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Thanks for the reply.

It's hard to tell where your shoulders are pointed without an outside point of view. Have someone stand behind you in your normal set-up, and tell you where your shoulders are pointed. I think it's very likely that they're pointed left and you just don't realize it, and shoulders pointed left causes your left arm to pull the club face across the back of the ball instead of moving through toward the target.

-Andrew
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Maybe take a look at your shoulder turn to ensure you're in the proper position when you start your downswing. If you feel that your shoulders are way ahead of your hands on the downswing, make sure on your backswing that your left shoulder almost touches your chin and your back is almost if not fully facing the target. This should put everthing in sync.

I'm thinking that when you start your downswing and shoulder turn that if your body hasn't fully rotated but your hands are all the way back and you begin a downswing, your shoulders are already ahead of your hands giving you the big slice.

Or try teeing the ball up higher and hovering your driver as high as the ball is on the tee. This will help stop the clubface from being open at impact.
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A very frustrating experience. One with which most of us deal at one time or another. You are probably coming over the top. One can have a pretty decent backswing and still have this problem. Setup can help but sometimes it all falls apart when we start the downswing. Do this drill to verify this is the problem:

Take a shoebox and put it on the ground. Put it on the opposite side of the ball from the side which you address the ball. Set the long dimension parallel to the target line with the front edge even with the back of the ball or maybe an inch in back of the ball. If you set your club on the ground squared up behind the ball there should be about an inch of space between the end of the clubface and the edge of the box.

Take a swing. If you hit the box you are coming over the top and have an outside in swing. One solution or drill to correct this problem: Put a tee down into the ground about 4" in front of the ball and at about 1:30 or two o' clock (right field). Try to swing the clubhead at that path to the ball rather than trying to hit dead center in back of the ball.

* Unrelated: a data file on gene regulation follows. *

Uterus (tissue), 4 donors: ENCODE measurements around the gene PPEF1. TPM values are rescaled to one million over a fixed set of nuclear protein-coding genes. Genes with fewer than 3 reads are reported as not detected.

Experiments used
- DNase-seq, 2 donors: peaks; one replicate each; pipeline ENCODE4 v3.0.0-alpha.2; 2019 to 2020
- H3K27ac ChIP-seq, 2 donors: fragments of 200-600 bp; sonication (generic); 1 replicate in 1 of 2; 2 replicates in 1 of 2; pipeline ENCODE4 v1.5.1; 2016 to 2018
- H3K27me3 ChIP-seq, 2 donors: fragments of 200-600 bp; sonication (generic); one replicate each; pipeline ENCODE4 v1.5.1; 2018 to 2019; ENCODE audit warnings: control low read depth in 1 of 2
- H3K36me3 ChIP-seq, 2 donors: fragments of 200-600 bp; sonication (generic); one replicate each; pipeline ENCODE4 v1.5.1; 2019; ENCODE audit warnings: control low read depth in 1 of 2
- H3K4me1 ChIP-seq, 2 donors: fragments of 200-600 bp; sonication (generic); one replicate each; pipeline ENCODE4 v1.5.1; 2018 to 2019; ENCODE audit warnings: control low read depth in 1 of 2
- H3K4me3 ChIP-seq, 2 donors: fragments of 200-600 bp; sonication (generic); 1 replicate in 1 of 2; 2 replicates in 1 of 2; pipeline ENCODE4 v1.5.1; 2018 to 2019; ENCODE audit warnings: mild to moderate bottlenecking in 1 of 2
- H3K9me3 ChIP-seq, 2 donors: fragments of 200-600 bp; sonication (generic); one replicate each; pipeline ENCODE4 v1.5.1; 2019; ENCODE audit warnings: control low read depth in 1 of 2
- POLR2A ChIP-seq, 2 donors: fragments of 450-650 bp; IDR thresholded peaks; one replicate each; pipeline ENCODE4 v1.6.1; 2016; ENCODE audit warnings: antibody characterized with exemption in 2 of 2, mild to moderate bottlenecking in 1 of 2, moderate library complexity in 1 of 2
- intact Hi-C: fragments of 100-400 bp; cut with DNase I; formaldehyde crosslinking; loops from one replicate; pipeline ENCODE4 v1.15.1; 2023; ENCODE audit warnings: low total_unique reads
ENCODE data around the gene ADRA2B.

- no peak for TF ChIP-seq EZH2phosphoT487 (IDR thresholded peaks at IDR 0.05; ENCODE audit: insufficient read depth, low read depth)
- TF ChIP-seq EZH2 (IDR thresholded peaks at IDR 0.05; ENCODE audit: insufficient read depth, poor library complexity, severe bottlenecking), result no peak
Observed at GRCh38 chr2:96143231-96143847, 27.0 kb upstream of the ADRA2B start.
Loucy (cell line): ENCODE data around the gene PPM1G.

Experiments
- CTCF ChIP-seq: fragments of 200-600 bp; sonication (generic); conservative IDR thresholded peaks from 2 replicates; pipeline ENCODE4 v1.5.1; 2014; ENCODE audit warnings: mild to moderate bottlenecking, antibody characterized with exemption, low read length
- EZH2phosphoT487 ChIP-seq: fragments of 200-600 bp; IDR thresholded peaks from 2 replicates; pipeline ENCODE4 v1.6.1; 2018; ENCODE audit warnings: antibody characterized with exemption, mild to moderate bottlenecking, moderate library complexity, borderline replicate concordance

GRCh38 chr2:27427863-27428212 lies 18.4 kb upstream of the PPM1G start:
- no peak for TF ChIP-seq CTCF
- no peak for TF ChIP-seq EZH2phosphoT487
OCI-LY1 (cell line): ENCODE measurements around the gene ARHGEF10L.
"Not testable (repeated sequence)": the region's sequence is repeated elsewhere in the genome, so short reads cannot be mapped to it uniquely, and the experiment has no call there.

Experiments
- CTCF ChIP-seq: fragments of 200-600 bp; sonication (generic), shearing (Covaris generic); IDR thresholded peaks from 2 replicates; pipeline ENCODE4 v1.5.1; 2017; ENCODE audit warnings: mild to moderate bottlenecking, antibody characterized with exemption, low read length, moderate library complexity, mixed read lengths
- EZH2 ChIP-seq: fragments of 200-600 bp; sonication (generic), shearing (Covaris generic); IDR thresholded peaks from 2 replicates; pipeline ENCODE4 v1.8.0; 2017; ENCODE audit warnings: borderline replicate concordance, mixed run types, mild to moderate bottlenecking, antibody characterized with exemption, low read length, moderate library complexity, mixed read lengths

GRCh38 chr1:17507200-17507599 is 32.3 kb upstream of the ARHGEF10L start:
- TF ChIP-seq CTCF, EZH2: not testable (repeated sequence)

This is a good trial solution. You need to have someone look at your swing to detect other possible faults.
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I used to have a terrible slice on my drive, too. The thing that really helped me out was lowering my backswing. I was using a more vertical backswing like I would hitting an iron, but it caused a pretty severe outside-in motion and sliced every time. So I kept bringing it down a little at a time until I got rid of that outside-in swing.
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I used to have a terrible slice on my drive, too. The thing that really helped me out was lowering my backswing. I was using a more vertical backswing like I would hitting an iron, but it caused a pretty severe outside-in motion and sliced every time. So I kept bringing it down a little at a time until I got rid of that outside-in swing.

Agreed... whenever I start hitting it right... with any club... I just tell myself Low Long Around... Keep your takeway low with a longer backswing and keep it around your body.

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Simple fix,don't let your left arm pass your heart on the back swing,take three quarter swings and it will be perfectly straight or a with a draw.
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When I have this problem I close my stance a little and remember to let my hands drop. A lot of times my wrists are too tense and I end up cutting accross the ball.
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Dont block them. Drive through that ball and dont be afraid to get some weight over to your left foot (especially if you tee the ball forward in your stance).